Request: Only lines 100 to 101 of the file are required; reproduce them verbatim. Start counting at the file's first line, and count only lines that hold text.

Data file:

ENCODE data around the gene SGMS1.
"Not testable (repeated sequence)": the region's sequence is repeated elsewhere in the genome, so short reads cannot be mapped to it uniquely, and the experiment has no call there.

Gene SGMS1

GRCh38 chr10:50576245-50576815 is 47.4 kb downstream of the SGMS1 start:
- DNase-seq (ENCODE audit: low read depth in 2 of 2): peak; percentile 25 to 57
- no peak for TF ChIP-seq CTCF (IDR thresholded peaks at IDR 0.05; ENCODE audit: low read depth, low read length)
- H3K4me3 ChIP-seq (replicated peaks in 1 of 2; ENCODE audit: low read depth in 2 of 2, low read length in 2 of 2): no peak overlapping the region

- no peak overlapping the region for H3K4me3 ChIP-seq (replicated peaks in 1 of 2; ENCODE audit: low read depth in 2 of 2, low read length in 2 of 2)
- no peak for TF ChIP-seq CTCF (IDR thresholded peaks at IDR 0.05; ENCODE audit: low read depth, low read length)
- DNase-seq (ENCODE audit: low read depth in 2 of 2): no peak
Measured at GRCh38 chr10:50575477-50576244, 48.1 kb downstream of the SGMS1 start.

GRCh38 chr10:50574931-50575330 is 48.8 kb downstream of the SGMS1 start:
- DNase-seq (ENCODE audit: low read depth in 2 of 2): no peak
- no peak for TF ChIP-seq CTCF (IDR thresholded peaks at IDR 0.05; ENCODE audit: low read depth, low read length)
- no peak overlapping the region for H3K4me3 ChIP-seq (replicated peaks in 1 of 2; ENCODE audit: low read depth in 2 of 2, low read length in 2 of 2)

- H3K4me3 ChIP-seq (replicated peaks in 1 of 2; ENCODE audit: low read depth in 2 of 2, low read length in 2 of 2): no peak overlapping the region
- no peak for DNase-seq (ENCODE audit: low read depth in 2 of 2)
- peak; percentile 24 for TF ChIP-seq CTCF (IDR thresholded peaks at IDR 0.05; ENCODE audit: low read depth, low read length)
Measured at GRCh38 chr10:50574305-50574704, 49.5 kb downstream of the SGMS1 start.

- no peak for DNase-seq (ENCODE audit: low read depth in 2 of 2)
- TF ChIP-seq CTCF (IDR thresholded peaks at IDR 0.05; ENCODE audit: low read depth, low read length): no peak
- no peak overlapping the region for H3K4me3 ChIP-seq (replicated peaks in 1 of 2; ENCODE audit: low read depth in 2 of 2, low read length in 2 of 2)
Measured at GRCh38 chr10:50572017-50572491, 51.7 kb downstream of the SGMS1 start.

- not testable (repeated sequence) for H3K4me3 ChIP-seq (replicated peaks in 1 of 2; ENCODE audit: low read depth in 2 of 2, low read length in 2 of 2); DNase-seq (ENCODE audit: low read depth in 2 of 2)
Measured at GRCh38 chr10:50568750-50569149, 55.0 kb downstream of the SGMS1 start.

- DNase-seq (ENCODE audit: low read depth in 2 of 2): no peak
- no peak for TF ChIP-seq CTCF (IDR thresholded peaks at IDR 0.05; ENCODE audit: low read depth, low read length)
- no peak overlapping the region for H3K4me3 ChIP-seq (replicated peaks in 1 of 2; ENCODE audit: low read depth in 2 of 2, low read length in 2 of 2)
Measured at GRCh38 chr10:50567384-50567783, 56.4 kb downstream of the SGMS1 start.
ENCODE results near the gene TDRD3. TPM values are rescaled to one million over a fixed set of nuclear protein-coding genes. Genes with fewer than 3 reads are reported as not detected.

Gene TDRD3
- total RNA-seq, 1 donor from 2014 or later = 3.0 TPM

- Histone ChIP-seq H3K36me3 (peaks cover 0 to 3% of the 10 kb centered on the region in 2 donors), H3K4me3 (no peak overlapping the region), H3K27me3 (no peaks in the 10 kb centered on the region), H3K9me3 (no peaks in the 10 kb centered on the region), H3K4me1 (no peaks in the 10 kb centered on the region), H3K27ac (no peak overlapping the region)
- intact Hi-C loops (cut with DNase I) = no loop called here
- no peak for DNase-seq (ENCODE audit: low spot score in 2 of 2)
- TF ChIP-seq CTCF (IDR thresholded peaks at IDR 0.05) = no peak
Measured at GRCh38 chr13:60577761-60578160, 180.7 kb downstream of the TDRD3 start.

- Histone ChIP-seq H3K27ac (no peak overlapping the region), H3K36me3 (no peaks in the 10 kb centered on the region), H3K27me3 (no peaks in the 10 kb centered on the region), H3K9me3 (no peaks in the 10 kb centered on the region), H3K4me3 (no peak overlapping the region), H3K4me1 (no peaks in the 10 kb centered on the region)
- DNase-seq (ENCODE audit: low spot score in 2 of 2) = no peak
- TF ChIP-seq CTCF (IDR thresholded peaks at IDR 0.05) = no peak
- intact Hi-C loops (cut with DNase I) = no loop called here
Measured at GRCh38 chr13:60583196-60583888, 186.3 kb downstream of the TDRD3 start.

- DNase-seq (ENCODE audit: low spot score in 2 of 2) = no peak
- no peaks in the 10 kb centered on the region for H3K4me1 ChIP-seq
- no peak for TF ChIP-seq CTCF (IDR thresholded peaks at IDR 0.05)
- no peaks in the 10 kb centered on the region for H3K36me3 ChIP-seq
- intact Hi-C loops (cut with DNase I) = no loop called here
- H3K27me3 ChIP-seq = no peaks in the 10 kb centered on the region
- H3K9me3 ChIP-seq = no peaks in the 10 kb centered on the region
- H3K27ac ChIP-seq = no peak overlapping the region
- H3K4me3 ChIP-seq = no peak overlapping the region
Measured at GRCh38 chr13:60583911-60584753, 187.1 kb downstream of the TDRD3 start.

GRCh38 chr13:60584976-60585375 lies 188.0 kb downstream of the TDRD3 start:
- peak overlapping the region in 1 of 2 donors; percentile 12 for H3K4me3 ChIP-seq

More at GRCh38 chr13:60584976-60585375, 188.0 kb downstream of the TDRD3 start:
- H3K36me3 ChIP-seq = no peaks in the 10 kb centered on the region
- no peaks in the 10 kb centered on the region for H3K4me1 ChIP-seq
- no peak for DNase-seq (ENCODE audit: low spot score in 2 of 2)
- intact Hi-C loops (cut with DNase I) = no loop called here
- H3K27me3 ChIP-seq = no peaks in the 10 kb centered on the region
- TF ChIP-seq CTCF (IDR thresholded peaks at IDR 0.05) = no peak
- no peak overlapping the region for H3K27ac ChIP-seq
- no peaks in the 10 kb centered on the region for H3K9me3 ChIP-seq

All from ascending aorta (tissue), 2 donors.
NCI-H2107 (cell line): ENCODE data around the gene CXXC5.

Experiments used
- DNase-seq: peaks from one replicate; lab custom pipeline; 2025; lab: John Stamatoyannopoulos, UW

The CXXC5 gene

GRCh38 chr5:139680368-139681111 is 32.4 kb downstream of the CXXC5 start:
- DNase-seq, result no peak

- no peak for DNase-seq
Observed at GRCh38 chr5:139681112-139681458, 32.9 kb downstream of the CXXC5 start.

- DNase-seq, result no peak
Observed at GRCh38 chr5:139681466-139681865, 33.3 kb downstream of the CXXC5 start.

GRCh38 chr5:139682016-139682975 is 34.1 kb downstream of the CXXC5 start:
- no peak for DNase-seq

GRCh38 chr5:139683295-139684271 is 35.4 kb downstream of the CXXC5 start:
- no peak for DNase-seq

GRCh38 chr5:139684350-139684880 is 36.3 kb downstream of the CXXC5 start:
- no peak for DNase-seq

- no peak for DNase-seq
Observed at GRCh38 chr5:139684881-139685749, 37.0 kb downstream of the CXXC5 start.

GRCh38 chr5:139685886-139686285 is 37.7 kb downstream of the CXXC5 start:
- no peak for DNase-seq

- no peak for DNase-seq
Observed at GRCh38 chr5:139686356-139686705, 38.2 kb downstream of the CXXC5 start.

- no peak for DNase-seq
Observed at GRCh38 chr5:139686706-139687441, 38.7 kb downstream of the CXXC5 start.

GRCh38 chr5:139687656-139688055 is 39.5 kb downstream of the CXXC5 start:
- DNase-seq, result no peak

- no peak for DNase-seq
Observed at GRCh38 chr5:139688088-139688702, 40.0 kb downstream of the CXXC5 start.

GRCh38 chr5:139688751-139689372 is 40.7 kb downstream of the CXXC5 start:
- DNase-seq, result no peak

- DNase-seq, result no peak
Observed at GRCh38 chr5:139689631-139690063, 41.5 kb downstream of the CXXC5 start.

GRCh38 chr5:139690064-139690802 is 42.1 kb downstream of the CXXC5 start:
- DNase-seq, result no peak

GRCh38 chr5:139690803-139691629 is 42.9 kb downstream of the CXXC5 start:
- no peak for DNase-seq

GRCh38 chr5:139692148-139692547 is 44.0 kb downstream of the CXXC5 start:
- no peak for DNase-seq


- no peak for DNase-seq

GRCh38 chr5:139692148-139692547 is 44.0 kb downstream of the CXXC5 start: